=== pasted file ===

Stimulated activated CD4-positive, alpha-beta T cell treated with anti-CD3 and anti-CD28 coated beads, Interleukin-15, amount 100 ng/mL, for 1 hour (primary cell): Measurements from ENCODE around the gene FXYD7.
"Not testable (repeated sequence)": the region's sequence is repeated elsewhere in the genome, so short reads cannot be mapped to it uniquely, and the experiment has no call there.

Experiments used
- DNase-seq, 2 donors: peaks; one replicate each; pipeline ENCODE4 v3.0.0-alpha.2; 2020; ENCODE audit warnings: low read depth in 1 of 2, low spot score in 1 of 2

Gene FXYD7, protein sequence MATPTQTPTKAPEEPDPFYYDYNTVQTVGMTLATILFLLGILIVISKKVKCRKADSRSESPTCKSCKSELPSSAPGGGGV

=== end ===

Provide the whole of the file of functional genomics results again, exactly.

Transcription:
Stimulated activated CD4-positive, alpha-beta T cell treated with anti-CD3 and anti-CD28 coated beads, Interleukin-15, amount 100 ng/mL, for 1 hour (primary cell): Measurements from ENCODE around the gene FXYD7.
"Not testable (repeated sequence)": the region's sequence is repeated elsewhere in the genome, so short reads cannot be mapped to it uniquely, and the experiment has no call there.

Experiments used
- DNase-seq, 2 donors: peaks; one replicate each; pipeline ENCODE4 v3.0.0-alpha.2; 2020; ENCODE audit warnings: low read depth in 1 of 2, low spot score in 1 of 2

Gene FXYD7, protein sequence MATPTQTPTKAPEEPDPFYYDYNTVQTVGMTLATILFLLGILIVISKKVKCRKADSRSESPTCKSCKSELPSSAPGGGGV